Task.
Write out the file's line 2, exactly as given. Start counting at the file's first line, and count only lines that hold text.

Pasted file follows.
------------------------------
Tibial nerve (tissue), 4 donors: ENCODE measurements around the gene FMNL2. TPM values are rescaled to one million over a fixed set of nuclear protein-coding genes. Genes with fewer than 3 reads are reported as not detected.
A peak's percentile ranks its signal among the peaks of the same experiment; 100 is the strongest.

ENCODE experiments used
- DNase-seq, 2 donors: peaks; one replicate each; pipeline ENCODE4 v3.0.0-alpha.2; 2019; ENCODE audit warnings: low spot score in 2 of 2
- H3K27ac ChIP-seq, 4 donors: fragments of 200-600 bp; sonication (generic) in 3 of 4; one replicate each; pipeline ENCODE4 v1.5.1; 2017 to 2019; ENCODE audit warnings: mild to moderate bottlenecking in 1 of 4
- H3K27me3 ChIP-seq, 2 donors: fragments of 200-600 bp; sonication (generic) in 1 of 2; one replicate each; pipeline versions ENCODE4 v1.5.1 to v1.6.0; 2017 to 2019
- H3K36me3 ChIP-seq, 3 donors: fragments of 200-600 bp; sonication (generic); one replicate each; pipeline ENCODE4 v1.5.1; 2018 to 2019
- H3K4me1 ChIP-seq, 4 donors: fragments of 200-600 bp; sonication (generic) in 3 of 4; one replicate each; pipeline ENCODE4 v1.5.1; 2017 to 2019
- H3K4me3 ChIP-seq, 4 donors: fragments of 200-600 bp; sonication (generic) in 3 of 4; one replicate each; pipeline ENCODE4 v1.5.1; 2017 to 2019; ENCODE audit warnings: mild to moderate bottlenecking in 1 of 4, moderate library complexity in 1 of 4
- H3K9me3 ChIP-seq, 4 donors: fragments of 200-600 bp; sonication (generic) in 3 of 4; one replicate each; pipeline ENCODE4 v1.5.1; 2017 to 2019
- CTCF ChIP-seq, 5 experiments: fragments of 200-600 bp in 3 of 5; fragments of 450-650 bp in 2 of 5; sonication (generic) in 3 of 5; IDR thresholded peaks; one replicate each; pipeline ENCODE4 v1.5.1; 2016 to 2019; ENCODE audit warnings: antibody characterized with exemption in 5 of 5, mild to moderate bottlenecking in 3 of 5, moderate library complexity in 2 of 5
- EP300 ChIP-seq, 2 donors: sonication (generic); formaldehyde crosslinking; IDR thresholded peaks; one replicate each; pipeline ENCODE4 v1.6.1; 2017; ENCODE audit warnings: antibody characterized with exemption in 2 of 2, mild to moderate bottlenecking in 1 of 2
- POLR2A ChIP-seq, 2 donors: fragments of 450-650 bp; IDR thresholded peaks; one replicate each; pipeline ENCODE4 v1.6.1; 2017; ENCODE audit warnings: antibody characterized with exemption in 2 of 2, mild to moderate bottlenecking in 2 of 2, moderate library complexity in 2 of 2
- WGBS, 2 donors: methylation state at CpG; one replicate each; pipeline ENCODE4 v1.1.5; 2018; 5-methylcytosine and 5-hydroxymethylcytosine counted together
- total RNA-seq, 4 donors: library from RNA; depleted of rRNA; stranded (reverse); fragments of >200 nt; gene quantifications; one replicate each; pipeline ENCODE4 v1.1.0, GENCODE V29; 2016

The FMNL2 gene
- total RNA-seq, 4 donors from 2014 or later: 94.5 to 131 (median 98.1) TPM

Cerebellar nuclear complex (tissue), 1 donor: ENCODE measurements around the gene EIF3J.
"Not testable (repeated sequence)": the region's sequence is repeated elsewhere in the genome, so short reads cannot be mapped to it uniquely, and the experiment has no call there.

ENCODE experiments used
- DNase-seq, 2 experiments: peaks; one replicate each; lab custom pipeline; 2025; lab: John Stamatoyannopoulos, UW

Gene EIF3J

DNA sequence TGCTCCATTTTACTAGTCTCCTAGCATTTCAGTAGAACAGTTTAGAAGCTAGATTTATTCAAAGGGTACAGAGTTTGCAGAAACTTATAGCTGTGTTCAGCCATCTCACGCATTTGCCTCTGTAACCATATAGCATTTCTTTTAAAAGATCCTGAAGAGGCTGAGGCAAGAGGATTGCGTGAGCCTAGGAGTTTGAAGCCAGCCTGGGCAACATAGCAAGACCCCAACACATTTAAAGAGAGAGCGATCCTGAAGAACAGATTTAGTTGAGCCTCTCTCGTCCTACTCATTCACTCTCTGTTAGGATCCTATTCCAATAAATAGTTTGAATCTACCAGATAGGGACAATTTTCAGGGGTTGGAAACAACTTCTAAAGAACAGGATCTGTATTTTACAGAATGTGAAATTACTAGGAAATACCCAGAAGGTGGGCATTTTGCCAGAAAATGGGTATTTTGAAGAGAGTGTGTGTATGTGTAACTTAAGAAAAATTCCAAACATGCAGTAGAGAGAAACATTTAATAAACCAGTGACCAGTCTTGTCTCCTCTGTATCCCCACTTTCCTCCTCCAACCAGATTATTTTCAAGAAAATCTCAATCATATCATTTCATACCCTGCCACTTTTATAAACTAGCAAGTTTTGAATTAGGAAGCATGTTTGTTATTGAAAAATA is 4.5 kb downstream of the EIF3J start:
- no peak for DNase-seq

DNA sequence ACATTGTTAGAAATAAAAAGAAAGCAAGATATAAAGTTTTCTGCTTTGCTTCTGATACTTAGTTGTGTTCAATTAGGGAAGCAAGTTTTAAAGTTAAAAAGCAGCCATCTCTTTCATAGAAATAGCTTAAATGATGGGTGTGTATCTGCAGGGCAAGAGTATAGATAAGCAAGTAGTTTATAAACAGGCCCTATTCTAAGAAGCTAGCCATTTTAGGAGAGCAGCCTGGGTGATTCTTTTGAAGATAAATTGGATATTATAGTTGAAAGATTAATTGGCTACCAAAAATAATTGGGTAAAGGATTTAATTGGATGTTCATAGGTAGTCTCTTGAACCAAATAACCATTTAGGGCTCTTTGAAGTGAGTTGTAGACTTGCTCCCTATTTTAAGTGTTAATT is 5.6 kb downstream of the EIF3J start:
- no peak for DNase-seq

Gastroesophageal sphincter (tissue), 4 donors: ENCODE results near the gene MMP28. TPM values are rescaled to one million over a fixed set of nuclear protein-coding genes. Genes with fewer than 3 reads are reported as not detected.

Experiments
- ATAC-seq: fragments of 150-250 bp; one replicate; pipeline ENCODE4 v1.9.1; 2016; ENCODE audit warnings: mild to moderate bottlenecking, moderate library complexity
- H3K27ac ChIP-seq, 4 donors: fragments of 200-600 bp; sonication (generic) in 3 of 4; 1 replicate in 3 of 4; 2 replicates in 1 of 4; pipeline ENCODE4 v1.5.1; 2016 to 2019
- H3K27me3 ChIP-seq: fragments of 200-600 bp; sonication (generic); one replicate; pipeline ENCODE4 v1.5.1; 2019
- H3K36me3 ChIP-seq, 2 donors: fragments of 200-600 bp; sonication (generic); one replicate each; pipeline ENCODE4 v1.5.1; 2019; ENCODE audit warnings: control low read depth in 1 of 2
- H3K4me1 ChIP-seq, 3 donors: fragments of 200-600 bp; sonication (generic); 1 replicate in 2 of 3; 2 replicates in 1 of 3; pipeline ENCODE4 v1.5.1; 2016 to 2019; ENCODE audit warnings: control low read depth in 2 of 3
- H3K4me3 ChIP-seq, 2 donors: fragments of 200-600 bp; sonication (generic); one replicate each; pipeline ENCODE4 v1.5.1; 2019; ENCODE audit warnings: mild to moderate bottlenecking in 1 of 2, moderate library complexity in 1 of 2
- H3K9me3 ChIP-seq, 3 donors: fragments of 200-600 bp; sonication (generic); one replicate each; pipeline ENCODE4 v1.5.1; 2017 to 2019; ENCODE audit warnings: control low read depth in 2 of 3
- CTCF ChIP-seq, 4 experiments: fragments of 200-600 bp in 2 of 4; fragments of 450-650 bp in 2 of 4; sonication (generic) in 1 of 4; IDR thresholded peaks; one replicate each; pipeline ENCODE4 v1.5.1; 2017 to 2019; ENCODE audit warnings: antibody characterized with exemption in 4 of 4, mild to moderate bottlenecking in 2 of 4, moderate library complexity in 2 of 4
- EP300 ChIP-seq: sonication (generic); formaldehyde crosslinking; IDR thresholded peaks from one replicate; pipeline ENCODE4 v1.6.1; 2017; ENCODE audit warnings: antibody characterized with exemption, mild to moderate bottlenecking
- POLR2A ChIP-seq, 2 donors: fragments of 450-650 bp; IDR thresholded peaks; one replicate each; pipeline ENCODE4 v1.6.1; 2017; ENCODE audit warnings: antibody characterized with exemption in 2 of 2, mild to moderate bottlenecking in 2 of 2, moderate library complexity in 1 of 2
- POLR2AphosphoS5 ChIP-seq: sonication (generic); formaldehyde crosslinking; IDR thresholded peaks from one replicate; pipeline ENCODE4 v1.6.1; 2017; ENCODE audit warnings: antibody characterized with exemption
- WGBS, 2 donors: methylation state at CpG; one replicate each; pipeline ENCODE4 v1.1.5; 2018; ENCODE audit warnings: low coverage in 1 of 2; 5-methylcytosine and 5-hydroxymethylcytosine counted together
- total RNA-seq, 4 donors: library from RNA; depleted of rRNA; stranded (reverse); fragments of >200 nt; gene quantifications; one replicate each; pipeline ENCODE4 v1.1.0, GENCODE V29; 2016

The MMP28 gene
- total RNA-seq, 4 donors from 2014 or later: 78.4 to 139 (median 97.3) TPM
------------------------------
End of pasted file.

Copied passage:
A peak's percentile ranks its signal among the peaks of the same experiment; 100 is the strongest.